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A flat panel solar cell

I made a more portable version of the solar cell in a flat panel form. I used the clear plastic top from a plastic CD jewel case as the window, and lots of silicone rubber glue to both attach the pieces together and to insulate them from each other.

The first step is to make a cuprous oxide plate like we did in the first solar cell. This time I sanded one corner clean all the way down to the shiny copper, and soldered an insulated copper wire to it for the negative lead.

The positive plate is a U shaped piece cut from the copper sheeting, a little bit larger than the cuprous oxide plate, with the cutout portion of the U a little bit smaller than the cuprous oxide plate. Another insulated copper wire is soldered to one corner of the U.

The first step in construction is to glue the U shaped copper plate to the plastic window. Use plenty of silicone glue, so the saltwater won't leak out. Make sure that the solder connection is either completely covered with glue, or is outside of the glue U, as shown in the photo (completely covered in glue is best).

The photo below shows the back side of the solar cell (the side not facing the sun) at this point in the construction.

The photo below shows the front side of the solar cell (the side that will face the sun) at this point in the construction. Notice that the silicone glue does not completely cover the copper, since some of the copper must eventually be in contact with the saltwater.

The next step is to lay a good size bead of glue onto the U shaped clean copper plate. This layer will act as an insulator between the clean copper plate and the cuprous oxide plate, and must be thick enough to leave some room for the saltwater. Again, not all of the copper is covered, so there will be plenty of copper in contact with the saltwater.

Gently press the cuprous oxide plate onto this layer of glue. You should press hard enough to make sure the glue seals off any gaps, but not so hard that the two plates touch.

The photo below shows the back side of the solar cell (the side not facing the sun) at this point in the construction.

The photo below shows the front side of the solar cell (the side that will face the sun) at this point in the construction. Note that I added extra glue to form a funnel at the top to allow the saltwater to be added.

You can click on the photo above to get a bigger picture. Not shown in the photo is a generous extra bead of glue all around the outside of the plates, to ensure that no saltwater will leak out. Allow the glue to cure before going on to the next step.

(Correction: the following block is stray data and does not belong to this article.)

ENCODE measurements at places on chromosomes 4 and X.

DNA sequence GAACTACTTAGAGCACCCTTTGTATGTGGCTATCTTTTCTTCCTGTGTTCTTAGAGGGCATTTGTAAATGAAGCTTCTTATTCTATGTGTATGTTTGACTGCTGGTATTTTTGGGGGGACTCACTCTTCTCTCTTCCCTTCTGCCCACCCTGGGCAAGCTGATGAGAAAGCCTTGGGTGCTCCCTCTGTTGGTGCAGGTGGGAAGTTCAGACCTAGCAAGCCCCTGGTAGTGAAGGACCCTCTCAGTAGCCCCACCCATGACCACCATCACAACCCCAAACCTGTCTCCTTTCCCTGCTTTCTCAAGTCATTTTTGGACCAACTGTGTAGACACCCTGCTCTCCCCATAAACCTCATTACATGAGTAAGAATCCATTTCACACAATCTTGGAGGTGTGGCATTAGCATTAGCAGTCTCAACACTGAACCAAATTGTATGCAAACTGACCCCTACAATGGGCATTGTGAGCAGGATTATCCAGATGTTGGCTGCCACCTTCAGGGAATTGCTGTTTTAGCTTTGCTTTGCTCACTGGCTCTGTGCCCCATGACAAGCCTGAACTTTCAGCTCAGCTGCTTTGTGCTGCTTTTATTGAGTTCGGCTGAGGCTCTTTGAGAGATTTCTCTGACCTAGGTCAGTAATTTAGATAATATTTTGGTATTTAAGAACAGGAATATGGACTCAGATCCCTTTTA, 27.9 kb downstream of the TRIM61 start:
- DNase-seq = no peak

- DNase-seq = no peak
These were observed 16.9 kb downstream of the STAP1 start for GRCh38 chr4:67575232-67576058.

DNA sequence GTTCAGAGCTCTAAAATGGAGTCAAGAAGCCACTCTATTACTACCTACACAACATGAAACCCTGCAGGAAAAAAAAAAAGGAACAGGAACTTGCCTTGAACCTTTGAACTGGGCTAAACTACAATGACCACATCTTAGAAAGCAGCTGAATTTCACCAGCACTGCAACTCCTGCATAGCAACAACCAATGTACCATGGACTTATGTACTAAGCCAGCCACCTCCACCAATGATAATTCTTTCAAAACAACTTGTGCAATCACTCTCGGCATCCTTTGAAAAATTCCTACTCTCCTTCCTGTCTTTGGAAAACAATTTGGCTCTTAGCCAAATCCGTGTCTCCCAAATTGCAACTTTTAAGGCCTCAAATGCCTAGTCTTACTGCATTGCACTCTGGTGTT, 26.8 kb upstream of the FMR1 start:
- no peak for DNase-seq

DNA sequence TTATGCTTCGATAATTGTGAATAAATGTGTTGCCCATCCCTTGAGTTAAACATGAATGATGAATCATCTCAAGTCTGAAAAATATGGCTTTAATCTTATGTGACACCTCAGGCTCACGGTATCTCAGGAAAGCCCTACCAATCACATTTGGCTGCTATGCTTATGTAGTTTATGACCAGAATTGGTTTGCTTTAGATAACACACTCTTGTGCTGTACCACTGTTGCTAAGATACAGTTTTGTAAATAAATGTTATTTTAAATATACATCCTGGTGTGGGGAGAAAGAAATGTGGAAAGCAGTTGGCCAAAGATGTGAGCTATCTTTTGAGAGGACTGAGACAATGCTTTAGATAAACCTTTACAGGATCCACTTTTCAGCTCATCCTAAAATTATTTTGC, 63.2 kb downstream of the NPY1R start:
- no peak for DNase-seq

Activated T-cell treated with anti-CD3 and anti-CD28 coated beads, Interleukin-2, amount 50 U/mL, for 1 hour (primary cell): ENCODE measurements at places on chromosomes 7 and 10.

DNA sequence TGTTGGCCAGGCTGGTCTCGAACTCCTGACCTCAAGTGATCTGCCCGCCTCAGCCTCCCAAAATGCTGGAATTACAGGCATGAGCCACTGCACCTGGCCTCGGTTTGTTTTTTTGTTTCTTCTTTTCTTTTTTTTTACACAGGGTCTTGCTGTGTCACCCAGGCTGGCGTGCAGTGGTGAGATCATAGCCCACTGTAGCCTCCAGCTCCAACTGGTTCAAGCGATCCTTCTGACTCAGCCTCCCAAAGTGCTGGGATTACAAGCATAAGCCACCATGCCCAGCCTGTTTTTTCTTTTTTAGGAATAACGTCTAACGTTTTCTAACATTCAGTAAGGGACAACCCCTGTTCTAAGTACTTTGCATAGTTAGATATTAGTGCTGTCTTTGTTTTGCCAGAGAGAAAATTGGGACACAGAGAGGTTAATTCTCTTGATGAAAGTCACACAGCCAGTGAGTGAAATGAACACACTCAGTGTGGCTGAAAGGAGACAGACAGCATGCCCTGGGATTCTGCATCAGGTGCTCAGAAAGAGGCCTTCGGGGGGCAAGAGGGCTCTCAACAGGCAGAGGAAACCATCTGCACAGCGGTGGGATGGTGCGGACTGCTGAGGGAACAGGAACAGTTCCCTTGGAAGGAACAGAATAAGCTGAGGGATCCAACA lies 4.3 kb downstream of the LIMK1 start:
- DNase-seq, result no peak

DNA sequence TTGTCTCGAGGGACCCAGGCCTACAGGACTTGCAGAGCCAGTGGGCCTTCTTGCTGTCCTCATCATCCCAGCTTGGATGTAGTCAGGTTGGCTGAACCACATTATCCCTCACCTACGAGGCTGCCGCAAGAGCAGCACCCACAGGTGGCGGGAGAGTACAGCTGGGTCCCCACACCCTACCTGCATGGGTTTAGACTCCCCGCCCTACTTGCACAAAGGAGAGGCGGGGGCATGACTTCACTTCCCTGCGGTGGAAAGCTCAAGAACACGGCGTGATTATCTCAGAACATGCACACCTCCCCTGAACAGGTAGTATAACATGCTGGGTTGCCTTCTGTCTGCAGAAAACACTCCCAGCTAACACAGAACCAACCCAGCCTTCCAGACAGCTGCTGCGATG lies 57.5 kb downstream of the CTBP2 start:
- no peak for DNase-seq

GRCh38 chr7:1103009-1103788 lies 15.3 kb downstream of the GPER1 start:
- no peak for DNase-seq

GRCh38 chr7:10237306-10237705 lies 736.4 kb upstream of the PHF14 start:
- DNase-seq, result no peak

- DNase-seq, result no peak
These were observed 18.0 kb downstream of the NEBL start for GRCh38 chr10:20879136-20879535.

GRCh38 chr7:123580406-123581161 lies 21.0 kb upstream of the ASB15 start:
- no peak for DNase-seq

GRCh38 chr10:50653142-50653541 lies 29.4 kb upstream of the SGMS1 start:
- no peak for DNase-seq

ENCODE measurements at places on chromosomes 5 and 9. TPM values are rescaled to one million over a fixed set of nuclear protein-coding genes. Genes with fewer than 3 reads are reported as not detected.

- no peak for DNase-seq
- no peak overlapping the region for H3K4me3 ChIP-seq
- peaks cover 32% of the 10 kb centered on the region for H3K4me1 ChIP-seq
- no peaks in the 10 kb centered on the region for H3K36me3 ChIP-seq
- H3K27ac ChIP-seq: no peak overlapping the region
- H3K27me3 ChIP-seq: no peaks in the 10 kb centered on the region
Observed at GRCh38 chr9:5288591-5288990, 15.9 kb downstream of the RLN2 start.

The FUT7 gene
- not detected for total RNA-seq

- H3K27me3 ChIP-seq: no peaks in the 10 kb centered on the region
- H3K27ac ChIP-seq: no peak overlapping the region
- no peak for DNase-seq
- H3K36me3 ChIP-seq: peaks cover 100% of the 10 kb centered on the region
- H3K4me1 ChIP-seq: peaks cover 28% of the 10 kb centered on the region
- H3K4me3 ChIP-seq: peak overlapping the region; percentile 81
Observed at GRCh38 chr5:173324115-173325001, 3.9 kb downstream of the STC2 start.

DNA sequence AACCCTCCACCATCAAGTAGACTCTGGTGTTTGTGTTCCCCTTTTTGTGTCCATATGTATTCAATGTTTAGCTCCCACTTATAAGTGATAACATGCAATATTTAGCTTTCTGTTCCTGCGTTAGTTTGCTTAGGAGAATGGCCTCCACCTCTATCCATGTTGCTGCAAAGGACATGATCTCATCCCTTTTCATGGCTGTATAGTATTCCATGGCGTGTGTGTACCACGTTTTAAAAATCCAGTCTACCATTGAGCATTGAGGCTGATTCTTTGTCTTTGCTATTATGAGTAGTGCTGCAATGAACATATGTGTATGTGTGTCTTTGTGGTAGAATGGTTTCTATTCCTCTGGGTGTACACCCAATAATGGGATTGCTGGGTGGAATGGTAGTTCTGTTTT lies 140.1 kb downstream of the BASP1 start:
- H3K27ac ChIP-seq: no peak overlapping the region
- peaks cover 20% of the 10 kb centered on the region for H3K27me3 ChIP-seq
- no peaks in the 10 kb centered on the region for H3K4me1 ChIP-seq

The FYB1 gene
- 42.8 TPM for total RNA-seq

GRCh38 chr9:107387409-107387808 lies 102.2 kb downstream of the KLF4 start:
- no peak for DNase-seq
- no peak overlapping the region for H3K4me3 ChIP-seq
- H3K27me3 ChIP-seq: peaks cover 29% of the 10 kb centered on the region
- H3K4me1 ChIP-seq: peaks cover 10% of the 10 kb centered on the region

Next, use a large eyedropper to add the saltwater. Fill the cell up almost to the top of the copper plate, so it almost spills out. Then seal the funnel with another generous bead of glue, and allow the glue to cure at least a half hour.

In the photo above you can see the flat panel solar cell in action in the bright sun. It is delivering about 36 microamperes of current. You can also see the extra bead of glue around the edges of the plates, and filling the top of the funnel.

Finally, another shot of the author's shadow. Note that the meter now reads about 4 microamperes, since no sunlight is falling on it. More making a solarcell

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For those interested in making a more practical solar cell the following information may prove helpful

Home Made Solar Cells

THE 100 WATT SOLAR CELL: It is actually called the Situ Solar Cell,and my source has supplied details as follows:

What is the [in situ] solar cell process?

That is the big breakthrough in solar cell design that drops the cost of solar power to $90 per kilowatt. Actually, the [in situ] (Latin for in place) technique is stunningly simple. Instead of refining the silicon and then building cells, you build the cells first and then refine the silicon.

The process generates a cell from ordinary beach sand (silicon dioxide). After cell fabrication, the sand is chemically treated. The reaction drives off the oxygen, leaving an almost pure polycrystalline silicon. Most conveniently. any remaining impurities rearrange themselves to form uniformly doped series connected p.n. junctions through a process celled Barefoot Layering. For each centimeter of cell thickness, you typically get several hundred series p.n. junctions or about 120 volts dc under normal sunlight. The thickness of the panel determines the voltage and the area the current. Typical current densities are four amperes per square meter of panel!

You can easily build a 100 watt cell. Simply take an ordinary metal cookie sheet, cover it uniformly with a 1 centimeter thick layer of beach sand, cover that with a piece of screening for the front collector, add a protective glass cover, and clamp everything together with large rubber bands, bungee cords, or something similar.

To do your final chemical refinement, carefully remove the glass cover and spray the sand with two liters of 3,7 Dimethylpentadecon-2-ol Propionate (available from larger organic chemical supply houses). [If any body finds a source for this let me know.] An ordinary window cleaner bottle makes a handy spray source. Reaction time is four hours, Since the reaction is photoisentropic It should be done under magenta safe light, such as that from a Portal Industries JJ-668 source.

The front terminal is positive and the greatest output will be obtained when the panel is pointed due south at an elevation of your latitude plus ten degrees. A group of panels can, of course, be wired in parallel for independent, on-site power.

If anyone builds one of these situ solar cells let me know how you get on Geoff